D.L. Menard, an ambassador for Cajun music and culture whose song “The Back Door” is among the most popular in the genre, has died at 85.
Menard died Thursday at his home in Scott, La., said Louisiana Funeral Services and Crematory in Broussard on its website.
Including covers by other artists, the Cajun French song has sold more than 1 million copies over the decades, according to Floyd Solieau, whose Swallow Record Co. released “La Porte en Arriere” as a single in July 1962.
Over the decades, Menard became the face and voice of Cajun music, traveling to dozens of countries on State Department tours. Speaking with the Associated Press in late June, he said the resurgence of Cajun culture in the last few decades made him feel “terrific. Because that was us. It was us.”
“The Back Door” is a jaunty ditty about a man who gets so drunk he sneaks home through the back door.
During a July 2 tribute to Menard and the song’s 55th anniversary, folklorist and retired French professor Barry Jean Ancelet said “La Porte en Arriere,” not “Jolie Blon'” should be considered the Cajun national anthem.
“‘Jolie Blon’ is a song about a girl who went to Texas. ‘La Porte’ is about a guy who slips back in at home through the back door,” he said. “Now I ask you – which one best describes us Cajuns?”
Moreover, he said, nearly every youngster who wants to play Cajun music learns “The Back Door.”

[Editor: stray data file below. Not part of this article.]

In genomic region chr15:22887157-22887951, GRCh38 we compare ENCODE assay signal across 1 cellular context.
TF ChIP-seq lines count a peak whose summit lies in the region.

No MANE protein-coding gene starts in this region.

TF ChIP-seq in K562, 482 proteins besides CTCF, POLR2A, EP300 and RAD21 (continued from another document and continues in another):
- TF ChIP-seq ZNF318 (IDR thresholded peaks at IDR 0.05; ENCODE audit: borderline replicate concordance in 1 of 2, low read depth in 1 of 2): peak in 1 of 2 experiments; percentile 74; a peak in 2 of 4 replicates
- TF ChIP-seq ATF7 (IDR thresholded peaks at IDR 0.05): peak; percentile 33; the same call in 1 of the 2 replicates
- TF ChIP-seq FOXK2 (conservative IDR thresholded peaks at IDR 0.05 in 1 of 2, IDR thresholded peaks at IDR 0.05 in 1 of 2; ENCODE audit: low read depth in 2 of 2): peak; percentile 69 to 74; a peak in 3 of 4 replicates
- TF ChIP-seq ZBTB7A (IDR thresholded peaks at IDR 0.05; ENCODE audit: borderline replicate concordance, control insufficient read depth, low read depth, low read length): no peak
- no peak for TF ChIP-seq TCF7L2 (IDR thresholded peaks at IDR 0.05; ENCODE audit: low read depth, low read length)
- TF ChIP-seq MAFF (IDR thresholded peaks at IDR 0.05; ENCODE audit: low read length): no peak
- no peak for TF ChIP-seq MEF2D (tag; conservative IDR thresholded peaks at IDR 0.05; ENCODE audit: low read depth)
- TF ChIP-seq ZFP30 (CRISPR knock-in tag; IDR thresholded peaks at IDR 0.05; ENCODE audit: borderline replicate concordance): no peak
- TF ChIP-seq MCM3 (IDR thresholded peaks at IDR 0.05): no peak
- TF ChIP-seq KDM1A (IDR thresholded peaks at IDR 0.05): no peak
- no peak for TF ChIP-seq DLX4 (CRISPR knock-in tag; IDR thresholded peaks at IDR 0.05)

Although Menard wrote “The Back Door” in the Cajun French he grew up speaking, he used English phonics because when he was a boy, teachers punished students for speaking the dialect at school, rather than teach them how to read and write French.
“Sometimes you were paddled. You were whipped,” Menard said. “Oh, yeah. You had to speak English.”
Menard was sometimes called the Cajun Hank Williams, and the country singer was among his heroes. He spoke briefly with Williams once at a performance in New Iberia.
“He told me, ‘When you write a song, you pretend it’s happening to you.’ … And the next record I done that. And I’ll be darned if he wasn’t right,” Menard said.
In his spare time, Menard made chairs and rockers to supplement his income.
Menard performed for the last time in public at the July 2 tribute in Erath, his hometown. Though he had to be helped across the stage and he performed from a wheelchair, his voice was still firm and strong as he sang “The Back Door” and many other songs.
Menard’s albums were twice nominated for Grammy Awards. “Le Trio Cadien,” which he recorded with Eddie LeJeune and Ken Smth, was nominated for best traditional folk album in 1993. His “Happy Go Lucky,” with songs including “Les Fous de la Campagne” (The Crazy People of the Country) and “La Lumiere Dans du Cimetiere” (The Light in the Graveyard), was nominated for best zydeco or Cajun album in 2010.
Menard is in the Louisiana Music Hall of Fame and the Cajun Music Hall of Fame, and in 1994 he was named a national heritage fellow by the National Endowment for the Arts.
McConnaughey writes for Associated Press
Times music critic Randy Lewis contributed to this report.
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